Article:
A soldier and a student

FAMU senior Ariyan Adams in uniform as a high school senior. Photo courtesy Adams

Joining the Army National Guard as a 17-year-old junior in high school shifted my focus and my drive early on. My grandfather served in WWII, and my father followed in his footsteps with my brother following soon after.

I never thought that I would join and continue with the family’s military tradition and serve my country. The thought never crossed my mind, as I always have been free-spirited and didn’t care for the fast-paced, constricted military life I thought it was made out to be. Though, as time drew closer to deciding where I would further my education and gauging the cost of tuition, I began to weigh all of my options.

I’ve always loved the feeling of being independent and taking on more responsibilities than I necessarily have to. So, when it came down to deciding where I would attend college and the financial aspect, I immediately wanted to have control and find a solution that would suit my best interests. Even with my parents being able to help, as they have, I wanted to take the jurisdiction of my life and start to establish my independence.

From a life of being a military child, I could see the benefits of being in the military. I knew the Army would allow my tuition to be paid for while receiving other financial rewards. Attending a Historically Black College or University was something I had my heart set on. Growing up in Milwaukee, I yearned for an experience that was catered to my people and culture.

Considering what I wanted to do, I knew what I needed to do. After sitting down and convincing my parents that the military was the best option for me to attend college out of state, they supported my decision and we began the process of enlisting. In high school, I knew that the military would allow me to experience and view life from another perspective. Seeing this as my opportunity to be in control of my future and attend an out of state HBCU, I was eager to commit to six years of service.

Swearing to defend and protect my country in February of 2016 I was in for a rude awakening in the months to follow. Between the summer of my junior year and the summer after completing high school I was shipped off to training to be transformed into a soldier and to gain skills in my selected military job.

During those months away from my family, I was surrounded by strangers from all walks of life coming from all over the world. I was among the youngest of individuals training and often was placed in leadership roles and forced out of my comfort zone. During training, I was excluded from the outside world and confined to the military base where we trained.

I graduated basic and advanced training with a new mindset, expertise and discipline to bring to the next chapter of my life. Completing all of my initial courses with the military shortly after graduating high school, I started my college career at Florida A&M University.

While balancing college and a military career I have had to juggle schoolwork, internships, extracurricular and personal life on top of monthly military obligations, activations for hurricanes and recently COVID-19 assistance. When beginning college my freshman year, I was not prepared to handle all of my duties. I took on a lot at once and did not allow myself the proper time to recuperate for what was in store. It was not easy managing my course load while participating in organizations and making my way to and from military training without my car.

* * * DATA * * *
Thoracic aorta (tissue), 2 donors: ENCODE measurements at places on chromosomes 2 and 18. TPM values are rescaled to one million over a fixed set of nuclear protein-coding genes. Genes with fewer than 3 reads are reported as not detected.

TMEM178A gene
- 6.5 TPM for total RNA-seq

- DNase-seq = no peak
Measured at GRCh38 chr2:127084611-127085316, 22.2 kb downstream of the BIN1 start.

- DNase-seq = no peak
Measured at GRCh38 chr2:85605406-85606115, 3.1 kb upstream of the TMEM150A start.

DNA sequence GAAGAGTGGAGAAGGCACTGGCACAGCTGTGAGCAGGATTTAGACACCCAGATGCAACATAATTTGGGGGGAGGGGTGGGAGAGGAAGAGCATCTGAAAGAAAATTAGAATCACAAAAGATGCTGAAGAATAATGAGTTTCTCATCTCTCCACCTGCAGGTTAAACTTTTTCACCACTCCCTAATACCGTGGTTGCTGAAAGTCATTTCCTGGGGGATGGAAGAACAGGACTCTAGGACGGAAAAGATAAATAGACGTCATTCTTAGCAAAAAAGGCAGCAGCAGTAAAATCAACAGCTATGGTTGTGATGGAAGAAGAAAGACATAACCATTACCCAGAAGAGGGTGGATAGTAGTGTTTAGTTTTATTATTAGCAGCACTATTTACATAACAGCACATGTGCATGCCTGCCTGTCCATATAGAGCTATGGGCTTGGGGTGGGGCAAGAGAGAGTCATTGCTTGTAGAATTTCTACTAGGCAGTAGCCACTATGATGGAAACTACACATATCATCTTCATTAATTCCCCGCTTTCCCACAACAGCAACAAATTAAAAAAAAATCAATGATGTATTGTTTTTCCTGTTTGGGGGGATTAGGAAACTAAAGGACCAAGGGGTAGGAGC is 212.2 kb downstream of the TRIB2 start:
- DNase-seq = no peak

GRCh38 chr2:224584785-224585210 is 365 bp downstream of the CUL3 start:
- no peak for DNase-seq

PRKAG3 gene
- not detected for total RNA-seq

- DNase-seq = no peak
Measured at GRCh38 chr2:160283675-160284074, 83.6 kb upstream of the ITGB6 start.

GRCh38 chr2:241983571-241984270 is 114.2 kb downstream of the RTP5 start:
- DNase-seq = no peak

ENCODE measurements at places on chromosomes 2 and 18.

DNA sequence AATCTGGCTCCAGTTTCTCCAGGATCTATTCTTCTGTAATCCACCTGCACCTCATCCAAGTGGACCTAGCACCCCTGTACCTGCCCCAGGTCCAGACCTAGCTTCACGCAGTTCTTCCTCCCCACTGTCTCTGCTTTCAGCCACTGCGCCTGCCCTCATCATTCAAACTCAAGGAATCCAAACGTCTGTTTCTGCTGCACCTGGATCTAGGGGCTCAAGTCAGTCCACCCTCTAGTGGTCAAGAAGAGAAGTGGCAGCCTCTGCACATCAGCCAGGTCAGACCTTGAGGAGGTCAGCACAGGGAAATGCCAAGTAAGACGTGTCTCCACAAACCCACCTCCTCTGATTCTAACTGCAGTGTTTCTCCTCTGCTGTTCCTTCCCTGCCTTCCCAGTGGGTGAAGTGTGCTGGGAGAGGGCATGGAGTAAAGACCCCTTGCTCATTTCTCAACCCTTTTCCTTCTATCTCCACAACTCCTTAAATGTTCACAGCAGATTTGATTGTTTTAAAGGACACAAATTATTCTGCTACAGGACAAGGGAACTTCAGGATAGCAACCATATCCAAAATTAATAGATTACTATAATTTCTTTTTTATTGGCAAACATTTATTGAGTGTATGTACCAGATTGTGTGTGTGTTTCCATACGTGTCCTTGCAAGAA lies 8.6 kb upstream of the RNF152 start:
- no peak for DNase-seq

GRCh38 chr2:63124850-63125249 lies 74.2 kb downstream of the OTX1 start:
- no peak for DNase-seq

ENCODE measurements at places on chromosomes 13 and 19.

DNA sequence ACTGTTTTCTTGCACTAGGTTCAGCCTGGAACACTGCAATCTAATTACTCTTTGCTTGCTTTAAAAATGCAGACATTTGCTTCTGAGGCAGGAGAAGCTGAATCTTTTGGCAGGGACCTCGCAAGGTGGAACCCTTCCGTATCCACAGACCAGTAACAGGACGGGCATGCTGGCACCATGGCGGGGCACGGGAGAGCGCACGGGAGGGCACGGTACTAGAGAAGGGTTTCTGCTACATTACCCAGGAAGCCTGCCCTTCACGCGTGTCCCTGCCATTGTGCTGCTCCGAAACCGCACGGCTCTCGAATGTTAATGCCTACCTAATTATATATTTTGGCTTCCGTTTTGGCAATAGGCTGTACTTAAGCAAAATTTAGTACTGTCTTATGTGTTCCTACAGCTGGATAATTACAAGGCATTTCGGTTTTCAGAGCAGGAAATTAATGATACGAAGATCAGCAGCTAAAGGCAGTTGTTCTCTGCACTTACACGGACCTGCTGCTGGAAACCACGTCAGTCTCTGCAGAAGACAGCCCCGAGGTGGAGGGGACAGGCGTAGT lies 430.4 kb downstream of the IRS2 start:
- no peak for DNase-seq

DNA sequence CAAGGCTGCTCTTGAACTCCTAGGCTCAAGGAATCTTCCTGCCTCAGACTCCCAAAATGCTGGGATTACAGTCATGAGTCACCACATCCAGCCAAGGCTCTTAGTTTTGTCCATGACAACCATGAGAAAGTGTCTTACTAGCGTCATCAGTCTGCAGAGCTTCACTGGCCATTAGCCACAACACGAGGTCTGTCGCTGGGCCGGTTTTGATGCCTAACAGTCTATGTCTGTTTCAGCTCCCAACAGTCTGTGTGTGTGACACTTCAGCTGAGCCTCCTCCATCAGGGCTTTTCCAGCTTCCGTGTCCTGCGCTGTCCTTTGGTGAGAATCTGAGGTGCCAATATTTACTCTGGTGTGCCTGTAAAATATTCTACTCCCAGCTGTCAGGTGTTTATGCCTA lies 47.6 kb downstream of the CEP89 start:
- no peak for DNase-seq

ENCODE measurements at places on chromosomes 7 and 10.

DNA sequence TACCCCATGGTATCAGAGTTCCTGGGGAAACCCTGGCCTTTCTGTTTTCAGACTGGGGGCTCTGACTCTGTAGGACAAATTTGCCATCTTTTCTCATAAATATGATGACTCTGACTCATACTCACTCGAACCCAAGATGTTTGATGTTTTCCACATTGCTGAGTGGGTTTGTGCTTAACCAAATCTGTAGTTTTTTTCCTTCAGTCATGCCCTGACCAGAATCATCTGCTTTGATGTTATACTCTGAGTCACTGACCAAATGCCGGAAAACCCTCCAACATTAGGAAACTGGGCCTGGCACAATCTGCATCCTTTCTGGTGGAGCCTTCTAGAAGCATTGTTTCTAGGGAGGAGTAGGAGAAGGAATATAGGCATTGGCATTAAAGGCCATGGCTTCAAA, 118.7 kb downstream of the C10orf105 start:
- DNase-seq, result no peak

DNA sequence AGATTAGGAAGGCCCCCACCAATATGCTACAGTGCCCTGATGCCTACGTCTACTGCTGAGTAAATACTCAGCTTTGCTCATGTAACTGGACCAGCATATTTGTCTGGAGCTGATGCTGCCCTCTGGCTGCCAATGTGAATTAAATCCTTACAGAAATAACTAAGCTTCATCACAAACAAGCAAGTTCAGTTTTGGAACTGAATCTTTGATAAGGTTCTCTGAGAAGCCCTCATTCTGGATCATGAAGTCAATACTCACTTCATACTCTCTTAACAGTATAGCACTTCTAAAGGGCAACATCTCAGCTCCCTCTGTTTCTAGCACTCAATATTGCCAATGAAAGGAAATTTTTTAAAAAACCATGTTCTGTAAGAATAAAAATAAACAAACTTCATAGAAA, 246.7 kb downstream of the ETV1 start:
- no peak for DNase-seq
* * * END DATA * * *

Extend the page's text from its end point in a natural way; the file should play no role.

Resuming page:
There were many times I questioned if it was worth it, and times that I still do. I have wanted to throw in the towel multiple times but persevere through situations because I know that in the end, it will be worth it.

During hurricanes, various activations, and while on orders, I am obligated by law to attend and be available at any given time that there is a need. It can become overwhelming as I often feel that my time sometimes really is not mine. For hurricanes each year, I have been activated for over a month, having to leave school and hit the road to help people in need. It had to become a priority for me to over-communicate with my professors so that they are aware of my responsibilities. Many understand and work with me through challenging times, while others do not care for my obligations as they see it as something I decided to do and have to manage regardless of the circumstances.

At one point, I was full-time working with the military to help with COVID-19 operations in the state of Florida while being enrolled in classes. It seems like a lot to manage, and can be. I have learned and am still learning to prioritize and make the most of all of my experiences. There have been opportunities and activities that I have missed out on due to my military commitment. With that, my responsibilities have been so rewarding.

Even when I am challenged, I know that I am continuously improving skills, bettering myself, and striving for all of my goals. Knowing that my duties as a soldier are benefiting lives keeps me going. The financial burden of school has not impacted me as it is covered through my service.

Overall, I knew that the military came with many pros and cons, as does everything in life. Without joining, I know that I would not be where I am today and possess the skills that I do. Everything in life does not come easy but once it is achieved it is fulfilling and rewarding.

Now a senior in college with more than four years of experience and coming to the end of my contract, I wouldn’t change my experience for the world.